This Christmas many Australians will be dreaming of ripping wrapping paper off the most desired consumer items of 2020: gaming consoles from Microsoft and Sony.
Key points:

  • New gaming consoles from Microsoft (Xbox) and Sony (PS5) have just been released
  • This might be the last iteration of the two-decade-long ‘console wars’ between the companies
  • Digital platforms, allowing gamers to play on PCs, tablets and mobiles, might spell the end of consoles

The new Xbox (Series X and Series S) and PlayStation (PS5) have more similarities than differences.
Both are immensely powerful computers able to stream content from the internet at high speeds and they do a lot more than just play games.
“They’re mostly trying to do the same thing,” says Stephanie ‘Hex’ Bendixsen, a television presenter and Twitch broadcaster.
“More and more people are becoming PC (personal computer) gamers to get that really high-end graphics experience. Consoles are competing with that.”
Game developer Lisy Kane, lead producer at League of Geeks, said the machines made gaming experiences more accessible: both in how easy they are to set up, and in price.
“Compared to PCs they’re much more affordable, especially for families,” she said.
‘Netflix-ing’ gaming
This Christmas is the culmination of a two-decade arm wrestle over the future of entertainment and technology.
It comes as the multinationals behind them transform how consumers access content.
Hands On With Xbox Series X & PlayStation 5!
Both Microsoft and Sony are selling subscription-based passes that allow access to a huge library of games.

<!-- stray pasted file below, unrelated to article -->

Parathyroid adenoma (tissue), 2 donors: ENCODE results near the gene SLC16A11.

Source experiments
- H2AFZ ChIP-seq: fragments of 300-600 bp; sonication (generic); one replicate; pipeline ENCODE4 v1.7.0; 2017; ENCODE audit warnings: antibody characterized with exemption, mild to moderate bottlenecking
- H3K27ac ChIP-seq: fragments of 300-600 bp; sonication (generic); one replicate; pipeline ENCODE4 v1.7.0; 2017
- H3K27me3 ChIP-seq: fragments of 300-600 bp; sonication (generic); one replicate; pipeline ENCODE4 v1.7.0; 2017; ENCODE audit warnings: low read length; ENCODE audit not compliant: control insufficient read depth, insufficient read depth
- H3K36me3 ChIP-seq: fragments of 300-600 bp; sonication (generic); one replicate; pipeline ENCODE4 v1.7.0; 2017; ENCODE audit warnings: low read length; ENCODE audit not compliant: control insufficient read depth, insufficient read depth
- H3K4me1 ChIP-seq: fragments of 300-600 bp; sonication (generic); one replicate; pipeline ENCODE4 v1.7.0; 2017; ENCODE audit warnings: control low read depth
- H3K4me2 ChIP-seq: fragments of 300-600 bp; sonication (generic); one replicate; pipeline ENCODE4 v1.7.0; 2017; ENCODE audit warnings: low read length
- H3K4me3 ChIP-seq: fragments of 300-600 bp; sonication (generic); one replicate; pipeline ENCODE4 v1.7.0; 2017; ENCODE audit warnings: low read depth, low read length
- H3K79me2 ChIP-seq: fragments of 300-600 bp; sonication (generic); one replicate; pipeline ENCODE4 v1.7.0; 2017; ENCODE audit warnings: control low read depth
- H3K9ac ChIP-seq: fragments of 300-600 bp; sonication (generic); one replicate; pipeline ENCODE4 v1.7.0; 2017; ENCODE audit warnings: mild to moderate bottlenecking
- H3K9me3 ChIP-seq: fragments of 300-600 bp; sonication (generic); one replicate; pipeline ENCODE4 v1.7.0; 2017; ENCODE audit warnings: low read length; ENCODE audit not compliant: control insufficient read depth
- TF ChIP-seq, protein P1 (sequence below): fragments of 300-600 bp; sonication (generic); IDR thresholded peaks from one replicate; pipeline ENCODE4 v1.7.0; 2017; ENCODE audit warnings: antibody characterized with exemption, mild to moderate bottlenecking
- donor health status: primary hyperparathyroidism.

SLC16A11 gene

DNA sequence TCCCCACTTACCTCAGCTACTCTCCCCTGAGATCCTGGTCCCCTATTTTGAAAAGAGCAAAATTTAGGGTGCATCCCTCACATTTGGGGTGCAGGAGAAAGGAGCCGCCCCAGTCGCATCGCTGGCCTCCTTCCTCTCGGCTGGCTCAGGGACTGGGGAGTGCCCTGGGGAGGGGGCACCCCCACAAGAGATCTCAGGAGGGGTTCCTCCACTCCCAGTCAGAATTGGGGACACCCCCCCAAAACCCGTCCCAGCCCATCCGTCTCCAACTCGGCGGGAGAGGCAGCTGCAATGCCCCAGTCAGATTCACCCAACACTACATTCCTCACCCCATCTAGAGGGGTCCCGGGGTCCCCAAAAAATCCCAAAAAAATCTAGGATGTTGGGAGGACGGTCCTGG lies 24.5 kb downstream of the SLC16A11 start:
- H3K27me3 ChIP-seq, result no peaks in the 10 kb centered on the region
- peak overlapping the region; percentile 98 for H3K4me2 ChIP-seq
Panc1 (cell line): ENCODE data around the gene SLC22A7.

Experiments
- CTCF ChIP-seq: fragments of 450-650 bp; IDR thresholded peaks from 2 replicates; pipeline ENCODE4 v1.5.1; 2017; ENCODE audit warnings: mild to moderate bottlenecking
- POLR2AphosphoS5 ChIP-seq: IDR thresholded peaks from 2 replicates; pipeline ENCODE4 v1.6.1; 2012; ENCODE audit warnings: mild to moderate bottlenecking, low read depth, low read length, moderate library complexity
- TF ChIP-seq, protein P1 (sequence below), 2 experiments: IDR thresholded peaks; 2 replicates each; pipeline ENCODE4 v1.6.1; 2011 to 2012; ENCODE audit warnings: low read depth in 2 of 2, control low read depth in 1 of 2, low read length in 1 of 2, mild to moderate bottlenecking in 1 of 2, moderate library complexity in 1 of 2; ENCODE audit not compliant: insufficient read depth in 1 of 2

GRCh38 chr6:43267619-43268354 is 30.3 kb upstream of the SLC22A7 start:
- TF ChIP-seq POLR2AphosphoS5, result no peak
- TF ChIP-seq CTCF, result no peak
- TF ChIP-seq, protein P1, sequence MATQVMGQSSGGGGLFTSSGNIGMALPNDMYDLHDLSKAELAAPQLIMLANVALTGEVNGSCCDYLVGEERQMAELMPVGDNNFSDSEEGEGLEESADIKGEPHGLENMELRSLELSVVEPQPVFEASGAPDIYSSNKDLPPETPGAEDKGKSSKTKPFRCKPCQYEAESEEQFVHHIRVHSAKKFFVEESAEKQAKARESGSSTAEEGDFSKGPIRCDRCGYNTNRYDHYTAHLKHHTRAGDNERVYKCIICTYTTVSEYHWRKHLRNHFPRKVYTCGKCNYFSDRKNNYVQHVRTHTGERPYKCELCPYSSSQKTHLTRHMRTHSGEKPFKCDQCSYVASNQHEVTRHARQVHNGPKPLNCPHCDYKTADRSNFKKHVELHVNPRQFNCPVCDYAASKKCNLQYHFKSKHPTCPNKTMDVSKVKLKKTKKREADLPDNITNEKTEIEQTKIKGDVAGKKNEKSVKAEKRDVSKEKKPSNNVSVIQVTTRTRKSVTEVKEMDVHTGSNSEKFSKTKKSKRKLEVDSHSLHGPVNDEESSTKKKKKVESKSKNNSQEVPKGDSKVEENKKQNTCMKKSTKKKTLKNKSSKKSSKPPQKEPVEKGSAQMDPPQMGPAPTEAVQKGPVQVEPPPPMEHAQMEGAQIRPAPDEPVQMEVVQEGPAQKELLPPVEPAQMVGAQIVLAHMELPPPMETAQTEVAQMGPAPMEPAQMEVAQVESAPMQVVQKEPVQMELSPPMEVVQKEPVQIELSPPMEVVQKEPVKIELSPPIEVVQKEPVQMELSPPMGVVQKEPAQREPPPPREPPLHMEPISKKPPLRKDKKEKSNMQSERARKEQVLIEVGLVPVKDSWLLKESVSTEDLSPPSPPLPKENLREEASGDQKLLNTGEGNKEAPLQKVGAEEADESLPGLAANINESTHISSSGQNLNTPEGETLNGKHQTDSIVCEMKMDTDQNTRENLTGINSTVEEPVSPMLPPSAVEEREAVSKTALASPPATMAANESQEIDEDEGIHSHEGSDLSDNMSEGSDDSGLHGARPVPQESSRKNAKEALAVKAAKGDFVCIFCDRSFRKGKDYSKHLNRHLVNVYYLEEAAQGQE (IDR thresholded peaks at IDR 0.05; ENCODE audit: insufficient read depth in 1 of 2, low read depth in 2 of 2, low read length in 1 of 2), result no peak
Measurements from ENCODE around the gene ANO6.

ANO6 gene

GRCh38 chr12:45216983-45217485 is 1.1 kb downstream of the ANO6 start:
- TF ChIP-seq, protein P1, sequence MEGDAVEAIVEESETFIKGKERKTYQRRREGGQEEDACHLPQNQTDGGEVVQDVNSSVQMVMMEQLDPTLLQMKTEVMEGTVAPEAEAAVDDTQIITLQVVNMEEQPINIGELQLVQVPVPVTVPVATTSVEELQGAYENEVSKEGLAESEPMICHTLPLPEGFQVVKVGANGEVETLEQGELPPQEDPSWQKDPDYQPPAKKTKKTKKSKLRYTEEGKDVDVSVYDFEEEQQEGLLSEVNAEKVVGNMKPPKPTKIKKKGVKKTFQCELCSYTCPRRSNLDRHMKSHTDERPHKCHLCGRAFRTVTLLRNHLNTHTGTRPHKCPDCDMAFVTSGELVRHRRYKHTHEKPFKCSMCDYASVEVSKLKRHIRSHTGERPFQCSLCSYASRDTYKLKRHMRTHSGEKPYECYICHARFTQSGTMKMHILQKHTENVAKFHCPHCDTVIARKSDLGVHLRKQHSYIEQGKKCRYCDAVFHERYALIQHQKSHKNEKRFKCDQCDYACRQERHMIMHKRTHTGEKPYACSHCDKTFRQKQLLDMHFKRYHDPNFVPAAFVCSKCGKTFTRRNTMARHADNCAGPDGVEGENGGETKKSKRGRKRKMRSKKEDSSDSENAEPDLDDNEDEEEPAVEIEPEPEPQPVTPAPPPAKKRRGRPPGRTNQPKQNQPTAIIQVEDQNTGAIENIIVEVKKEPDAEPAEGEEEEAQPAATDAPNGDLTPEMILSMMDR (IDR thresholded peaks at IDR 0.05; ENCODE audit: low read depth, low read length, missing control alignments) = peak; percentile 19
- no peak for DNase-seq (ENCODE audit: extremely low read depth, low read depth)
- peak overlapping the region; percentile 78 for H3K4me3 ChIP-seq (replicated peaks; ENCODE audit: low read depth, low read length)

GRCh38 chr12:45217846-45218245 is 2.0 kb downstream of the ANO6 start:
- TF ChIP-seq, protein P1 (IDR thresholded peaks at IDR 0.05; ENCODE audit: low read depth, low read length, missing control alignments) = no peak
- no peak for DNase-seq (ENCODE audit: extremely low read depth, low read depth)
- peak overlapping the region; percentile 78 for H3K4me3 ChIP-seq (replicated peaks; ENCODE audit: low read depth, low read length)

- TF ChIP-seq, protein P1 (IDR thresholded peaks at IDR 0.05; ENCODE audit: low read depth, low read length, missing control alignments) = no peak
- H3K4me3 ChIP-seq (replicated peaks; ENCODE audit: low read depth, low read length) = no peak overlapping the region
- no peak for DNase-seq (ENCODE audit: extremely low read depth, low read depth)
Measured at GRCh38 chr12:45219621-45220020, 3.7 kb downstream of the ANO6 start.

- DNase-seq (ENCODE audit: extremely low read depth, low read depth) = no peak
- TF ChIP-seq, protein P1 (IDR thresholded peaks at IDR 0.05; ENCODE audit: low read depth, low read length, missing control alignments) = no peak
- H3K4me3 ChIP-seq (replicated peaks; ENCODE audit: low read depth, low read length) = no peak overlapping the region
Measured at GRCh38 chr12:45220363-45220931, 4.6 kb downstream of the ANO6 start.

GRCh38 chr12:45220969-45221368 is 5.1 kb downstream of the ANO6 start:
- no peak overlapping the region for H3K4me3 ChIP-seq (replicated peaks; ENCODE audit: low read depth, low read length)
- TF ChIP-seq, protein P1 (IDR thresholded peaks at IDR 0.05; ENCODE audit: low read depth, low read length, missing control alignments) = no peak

It is similar to what Netflix has done with film and television series and some analysts expect it to be the future business model.
Game expert Ralph Panebianco said Sony from Japan and Microsoft from the United States are charting vastly different futures.
“I think it’s more about creating an ‘ecosystem’,” Mr Panebianco said.
“Microsoft don’t care if you don’t buy an Xbox. You can play on all devices. Sony still very much want you to have the hardware.”
Both companies are spending big on studios to produce games.
Microsoft just spent $9.8 billion buying Bethesda Softworks the maker of Elder Scrolls, Fallout and Doom but doesn’t intend to pull its content from Sony’s platforms.
Instead, it wants the publisher’s focus to create its best work for Xbox platforms, like the console and its online service.
Both Sony and Microsoft are spending big on studios to produce games.(Unsplash: Hardik Sharma)
Last Christmas?
Each ‘generation’ of consoles lasts for about five to six years.
This is the fourth iteration of the Xbox, the fifth of the PlayStation.
At the start of their lifespan the units generally cost as much or more to produce than they are sold for.
Selling consoles is vital for locking consumers in, creating an audience for a rolling schedule of blockbuster titles, many of them exclusive to the system. But do gamers need one?
Ms Bendixsen said the platform offered means most games are available to play on PC as well as Xbox.
“Ironically, this kind of negates the need for an Xbox,” she said, but added that like many gamers, she still has one: “I like the UI [user interface] and my friends have it”.
Mr Panebianco, known as ‘Skill Up’, has a huge following on YouTube, with more subscribers than the AFL, NRL and A-League combined.
He agrees Microsoft doesn’t care about the actual ‘box’ people play with.